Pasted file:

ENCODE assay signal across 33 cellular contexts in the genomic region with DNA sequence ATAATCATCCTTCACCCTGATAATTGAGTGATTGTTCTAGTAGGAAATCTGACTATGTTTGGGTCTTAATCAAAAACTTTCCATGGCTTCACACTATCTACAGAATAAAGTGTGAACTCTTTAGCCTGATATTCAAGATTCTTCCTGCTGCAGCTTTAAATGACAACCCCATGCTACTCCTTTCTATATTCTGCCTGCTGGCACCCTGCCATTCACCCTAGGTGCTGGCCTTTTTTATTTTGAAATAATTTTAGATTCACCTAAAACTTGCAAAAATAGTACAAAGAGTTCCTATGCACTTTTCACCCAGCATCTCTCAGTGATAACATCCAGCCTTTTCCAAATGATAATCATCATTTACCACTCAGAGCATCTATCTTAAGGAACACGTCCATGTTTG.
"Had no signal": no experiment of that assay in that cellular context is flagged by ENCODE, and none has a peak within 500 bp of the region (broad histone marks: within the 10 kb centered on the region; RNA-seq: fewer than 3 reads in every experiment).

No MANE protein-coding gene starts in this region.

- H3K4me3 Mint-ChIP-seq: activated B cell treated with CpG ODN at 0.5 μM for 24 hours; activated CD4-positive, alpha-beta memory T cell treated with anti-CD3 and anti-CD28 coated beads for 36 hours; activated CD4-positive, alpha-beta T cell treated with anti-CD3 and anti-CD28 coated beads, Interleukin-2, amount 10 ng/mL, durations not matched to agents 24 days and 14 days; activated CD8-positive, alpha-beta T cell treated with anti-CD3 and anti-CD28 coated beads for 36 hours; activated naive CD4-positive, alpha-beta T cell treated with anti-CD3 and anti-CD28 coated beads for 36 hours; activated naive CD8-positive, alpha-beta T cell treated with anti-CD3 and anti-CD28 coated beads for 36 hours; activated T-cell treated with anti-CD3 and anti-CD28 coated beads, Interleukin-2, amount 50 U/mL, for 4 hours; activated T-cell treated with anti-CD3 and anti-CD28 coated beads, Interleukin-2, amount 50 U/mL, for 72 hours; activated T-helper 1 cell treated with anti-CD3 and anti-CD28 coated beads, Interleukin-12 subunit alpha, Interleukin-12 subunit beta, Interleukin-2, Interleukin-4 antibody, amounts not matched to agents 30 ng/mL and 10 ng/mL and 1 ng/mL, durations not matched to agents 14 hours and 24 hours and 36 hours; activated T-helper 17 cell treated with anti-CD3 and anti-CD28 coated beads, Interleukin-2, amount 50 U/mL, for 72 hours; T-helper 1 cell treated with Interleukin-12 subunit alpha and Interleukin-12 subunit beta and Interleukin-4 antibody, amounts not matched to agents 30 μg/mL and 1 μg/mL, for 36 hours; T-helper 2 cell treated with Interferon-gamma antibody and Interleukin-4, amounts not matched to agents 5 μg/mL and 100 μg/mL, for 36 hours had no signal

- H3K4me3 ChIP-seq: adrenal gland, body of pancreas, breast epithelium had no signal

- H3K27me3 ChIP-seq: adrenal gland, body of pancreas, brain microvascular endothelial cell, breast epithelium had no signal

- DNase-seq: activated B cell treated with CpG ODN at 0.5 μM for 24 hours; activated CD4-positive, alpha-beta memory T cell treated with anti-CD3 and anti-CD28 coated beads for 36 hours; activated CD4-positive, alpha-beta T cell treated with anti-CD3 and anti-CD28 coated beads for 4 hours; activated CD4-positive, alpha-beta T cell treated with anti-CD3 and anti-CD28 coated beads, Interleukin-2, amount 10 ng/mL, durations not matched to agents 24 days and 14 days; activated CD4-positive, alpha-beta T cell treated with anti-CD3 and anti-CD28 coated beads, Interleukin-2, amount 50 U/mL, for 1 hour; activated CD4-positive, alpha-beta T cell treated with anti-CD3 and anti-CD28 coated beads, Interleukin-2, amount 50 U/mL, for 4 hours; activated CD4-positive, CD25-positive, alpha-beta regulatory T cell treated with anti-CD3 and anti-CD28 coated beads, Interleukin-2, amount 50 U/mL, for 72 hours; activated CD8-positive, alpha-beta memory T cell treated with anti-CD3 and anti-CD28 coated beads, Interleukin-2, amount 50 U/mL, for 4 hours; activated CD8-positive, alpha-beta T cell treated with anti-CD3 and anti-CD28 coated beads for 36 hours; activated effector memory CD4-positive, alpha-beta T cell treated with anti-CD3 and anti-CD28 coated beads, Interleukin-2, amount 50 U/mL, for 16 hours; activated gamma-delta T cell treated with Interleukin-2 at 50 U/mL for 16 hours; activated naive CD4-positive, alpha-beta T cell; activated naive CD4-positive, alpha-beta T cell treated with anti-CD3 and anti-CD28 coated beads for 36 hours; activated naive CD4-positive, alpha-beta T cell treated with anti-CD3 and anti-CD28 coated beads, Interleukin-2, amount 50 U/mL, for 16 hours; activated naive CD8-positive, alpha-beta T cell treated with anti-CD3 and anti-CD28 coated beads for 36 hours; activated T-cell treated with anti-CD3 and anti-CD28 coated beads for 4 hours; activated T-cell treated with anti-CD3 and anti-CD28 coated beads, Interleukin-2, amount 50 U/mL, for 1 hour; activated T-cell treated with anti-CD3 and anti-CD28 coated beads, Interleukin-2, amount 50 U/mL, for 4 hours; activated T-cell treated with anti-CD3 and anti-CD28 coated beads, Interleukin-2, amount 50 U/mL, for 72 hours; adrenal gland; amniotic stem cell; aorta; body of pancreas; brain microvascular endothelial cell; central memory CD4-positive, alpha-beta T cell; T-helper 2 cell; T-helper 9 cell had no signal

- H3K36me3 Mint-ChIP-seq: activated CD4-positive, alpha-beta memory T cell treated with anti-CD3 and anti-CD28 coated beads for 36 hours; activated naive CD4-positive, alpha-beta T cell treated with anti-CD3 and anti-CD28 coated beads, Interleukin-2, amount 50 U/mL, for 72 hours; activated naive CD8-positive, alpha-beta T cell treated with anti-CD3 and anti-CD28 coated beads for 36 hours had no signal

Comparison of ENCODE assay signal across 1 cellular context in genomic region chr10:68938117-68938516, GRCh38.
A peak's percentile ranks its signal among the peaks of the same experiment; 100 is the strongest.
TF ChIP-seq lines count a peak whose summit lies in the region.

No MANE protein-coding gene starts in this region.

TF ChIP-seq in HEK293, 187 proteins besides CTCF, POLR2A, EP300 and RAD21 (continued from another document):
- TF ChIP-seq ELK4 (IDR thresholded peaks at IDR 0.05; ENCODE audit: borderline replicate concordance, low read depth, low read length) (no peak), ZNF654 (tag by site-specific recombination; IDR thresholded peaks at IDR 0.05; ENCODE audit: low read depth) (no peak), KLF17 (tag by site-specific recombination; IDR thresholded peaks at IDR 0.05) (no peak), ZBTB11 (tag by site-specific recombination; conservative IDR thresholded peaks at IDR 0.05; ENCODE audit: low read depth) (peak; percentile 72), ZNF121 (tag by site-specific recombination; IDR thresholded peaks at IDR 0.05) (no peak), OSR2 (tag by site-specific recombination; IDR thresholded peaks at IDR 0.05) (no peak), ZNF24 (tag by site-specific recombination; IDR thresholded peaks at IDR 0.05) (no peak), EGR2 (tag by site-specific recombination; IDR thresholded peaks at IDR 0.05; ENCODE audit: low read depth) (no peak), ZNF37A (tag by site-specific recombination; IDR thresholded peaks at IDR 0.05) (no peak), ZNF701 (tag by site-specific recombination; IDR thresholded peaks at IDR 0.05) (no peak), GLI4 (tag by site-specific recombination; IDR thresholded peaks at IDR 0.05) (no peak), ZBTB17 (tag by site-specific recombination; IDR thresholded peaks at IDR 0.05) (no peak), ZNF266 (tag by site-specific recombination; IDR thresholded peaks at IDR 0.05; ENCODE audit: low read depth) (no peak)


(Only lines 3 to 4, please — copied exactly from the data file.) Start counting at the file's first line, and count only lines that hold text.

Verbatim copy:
No MANE protein-coding gene starts in this region.

- H3K4me3 Mint-ChIP-seq: activated B cell treated with CpG ODN at 0.5 μM for 24 hours; activated CD4-positive, alpha-beta memory T cell treated with anti-CD3 and anti-CD28 coated beads for 36 hours; activated CD4-positive, alpha-beta T cell treated with anti-CD3 and anti-CD28 coated beads, Interleukin-2, amount 10 ng/mL, durations not matched to agents 24 days and 14 days; activated CD8-positive, alpha-beta T cell treated with anti-CD3 and anti-CD28 coated beads for 36 hours; activated naive CD4-positive, alpha-beta T cell treated with anti-CD3 and anti-CD28 coated beads for 36 hours; activated naive CD8-positive, alpha-beta T cell treated with anti-CD3 and anti-CD28 coated beads for 36 hours; activated T-cell treated with anti-CD3 and anti-CD28 coated beads, Interleukin-2, amount 50 U/mL, for 4 hours; activated T-cell treated with anti-CD3 and anti-CD28 coated beads, Interleukin-2, amount 50 U/mL, for 72 hours; activated T-helper 1 cell treated with anti-CD3 and anti-CD28 coated beads, Interleukin-12 subunit alpha, Interleukin-12 subunit beta, Interleukin-2, Interleukin-4 antibody, amounts not matched to agents 30 ng/mL and 10 ng/mL and 1 ng/mL, durations not matched to agents 14 hours and 24 hours and 36 hours; activated T-helper 17 cell treated with anti-CD3 and anti-CD28 coated beads, Interleukin-2, amount 50 U/mL, for 72 hours; T-helper 1 cell treated with Interleukin-12 subunit alpha and Interleukin-12 subunit beta and Interleukin-4 antibody, amounts not matched to agents 30 μg/mL and 1 μg/mL, for 36 hours; T-helper 2 cell treated with Interferon-gamma antibody and Interleukin-4, amounts not matched to agents 5 μg/mL and 100 μg/mL, for 36 hours had no signal